Current work in wildlife, rivers, public lands, and climate
Latest lawsuit challenges Trump sale of Montana public lands for fracking
The lawsuit comes as President-elect Joe Biden has pledged to end the sale of public lands to the oil and gas industry.
“Today’s lawsuit underscores the need for President-elect Joe Biden to make good on his promise to ban oil and gas leasing on public lands,” said Jeremy Nichols, Climate and Energy Program Director for WildEarth Guardians. “We’re holding the line on the Trump administration’s denial of climate change and embrace of costly fossil fuels, but to really turn the tide, we need the next administration to make climate and clean energy a number one priority.”
Filed in federal court, the suit aims to completely reverse the sale of 58,297 acres in Montana and North Dakota to oil and gas companies that occurred between July 2019 and September 2020. The coalition filing suit includes WildEarth Guardians, Montana Environmental Information Center, the Center for Biological Diversity, the Sierra Club, and the Waterkeeper Alliance, all represented by attorneys with Earthjustice and the Western Environmental Law Center.
The suit comes on the heels of a May 2020 federal court win that reversed the sale of nearly 150,000 acres of public lands for fracking in Montana. The judge held the Trump administration’s U.S. Bureau of Land Management illegally ignored the impacts of selling public lands for fracking to the climate and to groundwater.
“In its prior ruling, the court made clear that the government’s incomplete analysis violated the law,” said Tom Delehanty, Earthjustice attorney. “Yet the agency has continued leasing public lands to the oil and gas industry relying on the same unlawful flaws, which is why we are going to court.”
This court ruling is one of several that have overturned the Trump administration’s attempts to sell public lands for fracking in the western U.S. In March 2019, a federal court rejected the Bureau of Land Management’s sale of more than 300,000 acres in Wyoming and in early 2020, an Idaho judge overturned the sale of nearly one million acres in Nevada, Utah, and Wyoming. In November 2020, a federal court again rejected the ale of public lands for fracking in Wyoming and in December 2020, a court also rejected the sale of 60,000 acres of public lands for fracking in Utah.
“Time after time, the Bureau continues to insist that the individual impacts of a given lease sale are so minimal as to absolve the Bureau of Land Management of the need to conduct meaningful analysis under the National Environmental Policy Act,” said Melissa Hornbein, Western Environmental Law Center attorney. “As long as the agency continues to ignore the fact that the climate crisis is fundamentally cumulative in nature, we will continue to seek judicial relief to correct this misapprehension.”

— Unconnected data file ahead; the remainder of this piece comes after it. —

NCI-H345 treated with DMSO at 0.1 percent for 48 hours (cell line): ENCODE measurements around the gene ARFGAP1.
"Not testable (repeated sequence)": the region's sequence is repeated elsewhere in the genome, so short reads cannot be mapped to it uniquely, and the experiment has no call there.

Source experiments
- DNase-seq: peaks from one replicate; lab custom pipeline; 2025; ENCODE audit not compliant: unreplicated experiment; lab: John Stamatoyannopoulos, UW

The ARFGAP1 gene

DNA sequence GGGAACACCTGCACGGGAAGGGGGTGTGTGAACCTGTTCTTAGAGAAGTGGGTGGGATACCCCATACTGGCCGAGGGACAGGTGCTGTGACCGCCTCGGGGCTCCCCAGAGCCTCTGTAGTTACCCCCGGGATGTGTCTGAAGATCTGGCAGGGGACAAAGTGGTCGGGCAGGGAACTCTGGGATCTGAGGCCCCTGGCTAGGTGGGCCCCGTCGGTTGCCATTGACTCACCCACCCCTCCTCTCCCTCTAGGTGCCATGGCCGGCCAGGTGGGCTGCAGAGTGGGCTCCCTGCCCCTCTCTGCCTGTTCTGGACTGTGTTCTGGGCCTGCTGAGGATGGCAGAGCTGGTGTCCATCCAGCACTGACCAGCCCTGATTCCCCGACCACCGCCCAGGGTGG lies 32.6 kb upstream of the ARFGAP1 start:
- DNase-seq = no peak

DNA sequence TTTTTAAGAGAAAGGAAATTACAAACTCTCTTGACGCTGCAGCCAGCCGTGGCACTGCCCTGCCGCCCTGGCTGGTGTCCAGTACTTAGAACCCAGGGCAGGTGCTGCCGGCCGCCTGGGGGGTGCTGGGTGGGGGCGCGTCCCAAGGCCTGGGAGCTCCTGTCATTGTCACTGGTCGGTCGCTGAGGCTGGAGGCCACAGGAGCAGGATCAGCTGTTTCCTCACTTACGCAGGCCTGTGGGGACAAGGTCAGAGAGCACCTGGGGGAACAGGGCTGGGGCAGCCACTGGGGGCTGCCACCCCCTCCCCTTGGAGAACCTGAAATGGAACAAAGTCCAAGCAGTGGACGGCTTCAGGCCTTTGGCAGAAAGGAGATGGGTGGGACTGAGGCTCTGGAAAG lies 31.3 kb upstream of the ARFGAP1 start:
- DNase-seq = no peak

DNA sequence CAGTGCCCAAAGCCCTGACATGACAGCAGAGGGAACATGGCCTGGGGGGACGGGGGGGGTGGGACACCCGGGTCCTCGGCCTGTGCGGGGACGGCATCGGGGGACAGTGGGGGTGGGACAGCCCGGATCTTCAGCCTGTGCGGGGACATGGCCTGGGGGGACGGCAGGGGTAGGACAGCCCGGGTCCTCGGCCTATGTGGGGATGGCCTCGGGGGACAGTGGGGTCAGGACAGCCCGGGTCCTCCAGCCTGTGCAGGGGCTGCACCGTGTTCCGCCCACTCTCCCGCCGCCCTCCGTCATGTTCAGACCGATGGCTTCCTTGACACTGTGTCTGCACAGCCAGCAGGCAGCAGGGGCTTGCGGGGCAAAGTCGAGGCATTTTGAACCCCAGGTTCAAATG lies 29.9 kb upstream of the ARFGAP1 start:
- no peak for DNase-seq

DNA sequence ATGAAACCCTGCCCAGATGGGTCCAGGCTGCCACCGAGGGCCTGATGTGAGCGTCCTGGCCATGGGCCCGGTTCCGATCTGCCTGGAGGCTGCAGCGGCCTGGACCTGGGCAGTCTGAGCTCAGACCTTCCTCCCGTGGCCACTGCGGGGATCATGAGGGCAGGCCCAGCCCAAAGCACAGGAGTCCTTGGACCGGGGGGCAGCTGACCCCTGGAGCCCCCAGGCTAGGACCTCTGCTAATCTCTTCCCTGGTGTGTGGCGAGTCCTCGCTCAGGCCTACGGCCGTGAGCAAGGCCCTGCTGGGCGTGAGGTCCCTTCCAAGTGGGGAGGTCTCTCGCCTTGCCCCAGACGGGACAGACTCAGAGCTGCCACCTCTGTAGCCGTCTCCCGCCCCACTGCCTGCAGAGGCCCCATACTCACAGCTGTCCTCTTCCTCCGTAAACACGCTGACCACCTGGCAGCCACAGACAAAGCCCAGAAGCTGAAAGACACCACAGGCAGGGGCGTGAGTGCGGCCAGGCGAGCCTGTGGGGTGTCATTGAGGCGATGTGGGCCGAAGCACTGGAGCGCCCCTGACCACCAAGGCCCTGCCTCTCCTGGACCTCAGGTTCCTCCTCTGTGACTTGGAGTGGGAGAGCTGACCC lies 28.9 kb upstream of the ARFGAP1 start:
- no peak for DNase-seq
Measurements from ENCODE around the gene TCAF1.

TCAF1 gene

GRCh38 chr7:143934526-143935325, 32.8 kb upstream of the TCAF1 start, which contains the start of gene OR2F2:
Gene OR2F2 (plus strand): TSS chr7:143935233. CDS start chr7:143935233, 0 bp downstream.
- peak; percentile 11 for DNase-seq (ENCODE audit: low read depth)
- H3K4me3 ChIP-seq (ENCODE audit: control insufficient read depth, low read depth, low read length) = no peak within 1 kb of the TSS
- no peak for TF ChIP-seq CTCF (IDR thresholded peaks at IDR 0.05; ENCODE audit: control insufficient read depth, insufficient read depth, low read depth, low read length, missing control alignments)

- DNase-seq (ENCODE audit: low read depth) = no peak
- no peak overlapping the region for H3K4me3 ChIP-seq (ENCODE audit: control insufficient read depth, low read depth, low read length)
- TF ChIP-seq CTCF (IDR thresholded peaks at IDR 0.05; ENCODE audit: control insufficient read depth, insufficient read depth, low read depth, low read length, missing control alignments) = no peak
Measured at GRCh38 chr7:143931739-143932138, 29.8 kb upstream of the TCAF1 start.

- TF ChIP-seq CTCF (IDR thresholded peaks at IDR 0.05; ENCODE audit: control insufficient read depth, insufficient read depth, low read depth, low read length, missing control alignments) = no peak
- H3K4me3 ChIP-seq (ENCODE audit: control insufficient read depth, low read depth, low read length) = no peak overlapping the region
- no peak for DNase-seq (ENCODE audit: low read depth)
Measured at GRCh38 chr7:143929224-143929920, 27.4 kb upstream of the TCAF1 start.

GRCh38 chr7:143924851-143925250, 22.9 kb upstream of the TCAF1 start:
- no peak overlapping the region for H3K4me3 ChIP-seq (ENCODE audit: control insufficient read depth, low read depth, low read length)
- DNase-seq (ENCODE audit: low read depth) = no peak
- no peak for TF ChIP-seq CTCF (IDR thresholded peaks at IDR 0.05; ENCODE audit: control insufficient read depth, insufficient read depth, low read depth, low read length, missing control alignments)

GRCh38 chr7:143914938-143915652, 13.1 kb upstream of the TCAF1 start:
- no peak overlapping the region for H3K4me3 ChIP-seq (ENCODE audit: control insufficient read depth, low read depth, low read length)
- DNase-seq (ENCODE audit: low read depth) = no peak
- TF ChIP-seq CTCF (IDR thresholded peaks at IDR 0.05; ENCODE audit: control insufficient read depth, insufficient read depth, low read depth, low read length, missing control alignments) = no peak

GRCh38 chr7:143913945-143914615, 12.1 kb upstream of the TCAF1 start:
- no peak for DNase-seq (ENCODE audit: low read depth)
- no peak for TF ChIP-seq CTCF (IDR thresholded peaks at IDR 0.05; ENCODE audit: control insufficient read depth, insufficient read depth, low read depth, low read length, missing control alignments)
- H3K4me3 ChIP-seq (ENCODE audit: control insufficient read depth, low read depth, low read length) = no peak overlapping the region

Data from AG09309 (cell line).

Hundreds of environmental, health, justice, and climate advocacy organizations have called on President-elect Biden to make good on his promise to end the sale of public lands for oil and gas extraction and to put new permitting and extraction on hold while the Bureau of Land Management addresses the climate consequences of fossil fuel development on public lands.
“It’s long overdue for our public lands to become part of the solution to the climate crisis rather than a source of plunder for the oil and gas industry,” said Michael Saul, a senior attorney at the Center for Biological Diversity. “We’re suing to set aside these illegal oil and gas leases because the Trump administration has completely disregarded its obligation to consider the consequences of its reckless public lands decisions on our climate and water quality.”
More than 25 million acres of public lands in the U.S. have been leased to the oil and gas industry for development. In Montana, 2.1 million acres are locked up by leases to the oil and gas industry. Only half of all leased lands are actually producing oil and gas.
“In spite of the extreme urgency of the water and climate crises we face, the Bureau of Land Management has repeatedly ignored the clear evidence that significant water depletions and climate impacts will occur as a result of the lease sales we are challenging,” said Kate Hudson, Western U.S. Advocacy Coordinator for Waterkeeper Alliance. “We are seeking to overturn these lease sales so that our communities, our Western waterways, our Native American Nations, and our planet will not be forced to pay the price.”